here's some advice for the upper caste, indian liberal: true secularism begins at home. check how secular the track record of y.s. rajashekhar reddy, chief minister of the only congress ruled state in south india is. i haven't read a single liberal analyst in the country expressing doubts about his secular credentials until now- but most of them, i do remember, celebrated the return of the congress in the state as a great victory for the secular forces in the country. here's an indicator of how non-secular his government actually is: a majority of top posts in corporations, autonomous oganizations functioning under the aegis of the state government, are occupied by reddies: how secular is that? the marginalized castes don't like this reddy raj which seems to be much more disgusting than the kamma raj of the naidu government earlier. some of them are preparing to vote for new, little known alternatives like the actor chiranjeevi's party- no, he hasn't launched it yet. yes, the marginalized castes are that desperate.

the marginalized castes in india don't understand secularism in the same way as the liberal does. and the secular liberal, of course, isn't interested in the marginalized castes' understanding of these issues. so he doesn't understand that the dalit who voted for the bjp in the recent polls didn't actually vote for hindutva. he was looking for secular (on caste issues) alternatives to the parties that had ruled until now: so, in the not so distant future, when he realizes that the bjp too is not so secular (as he definitely will), he will vote for another, untried alternative. and this will go on...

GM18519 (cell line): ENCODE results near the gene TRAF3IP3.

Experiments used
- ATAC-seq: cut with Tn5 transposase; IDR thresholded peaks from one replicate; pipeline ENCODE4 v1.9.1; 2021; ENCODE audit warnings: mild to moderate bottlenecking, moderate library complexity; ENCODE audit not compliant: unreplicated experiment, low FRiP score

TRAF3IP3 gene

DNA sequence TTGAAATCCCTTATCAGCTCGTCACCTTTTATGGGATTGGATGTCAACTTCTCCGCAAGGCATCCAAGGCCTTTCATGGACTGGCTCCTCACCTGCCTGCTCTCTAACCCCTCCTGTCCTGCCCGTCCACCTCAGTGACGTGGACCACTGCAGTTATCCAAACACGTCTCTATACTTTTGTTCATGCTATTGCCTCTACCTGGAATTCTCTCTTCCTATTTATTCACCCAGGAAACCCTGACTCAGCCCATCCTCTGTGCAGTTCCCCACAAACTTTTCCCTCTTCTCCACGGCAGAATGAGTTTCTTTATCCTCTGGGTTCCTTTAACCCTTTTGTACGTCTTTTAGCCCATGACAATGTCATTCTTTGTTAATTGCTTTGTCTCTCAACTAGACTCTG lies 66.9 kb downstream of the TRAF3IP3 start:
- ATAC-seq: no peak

t.r.baalu, thevar or brahmin?

was caste conceived in a world of shortages? india still faces shortages in many fields: is that the reason why caste works so well today? nearly half the country still doesn't have regular access to electricity, and almost all gas based plants in the country are hungry for fuel. the babus from the former soviet union would know better about how goods and services get distributed when they're rationed out- the weak stay in the lines, forever, while the powerful get those goods without ever stepping into any line. our own planning commission would also know a lot about it: the government stores enough food in its godowns, for everyone, but the poor never get enough.

if the true principle of socialism is the elimination of hierarchy, caste espouses the merits of hierarchy. if socialism is about equality, caste is about separation. then why, in practice, do both end up looking like each other? the problem is with looking at hierarchy and separation separately: hierarchy would remain as long as there is separation, or inequality, and not just along class lines, but along ethnicities. and if you wish to eliminate ethnic divisions, say, which ones would you eliminate, first? yeah, hierarchy. across the world, people progress towards democracy by eliminating the nobility first. physically, or by stripping them of all privileges. is it possible in the hindu world? prachanda is trying to do that in nepal? yeah, with a tilak, most probably applied by a brahmin, on his forehead. i don't think i've seen an image more loaded with irony, hypocrisy and deceit in recent times.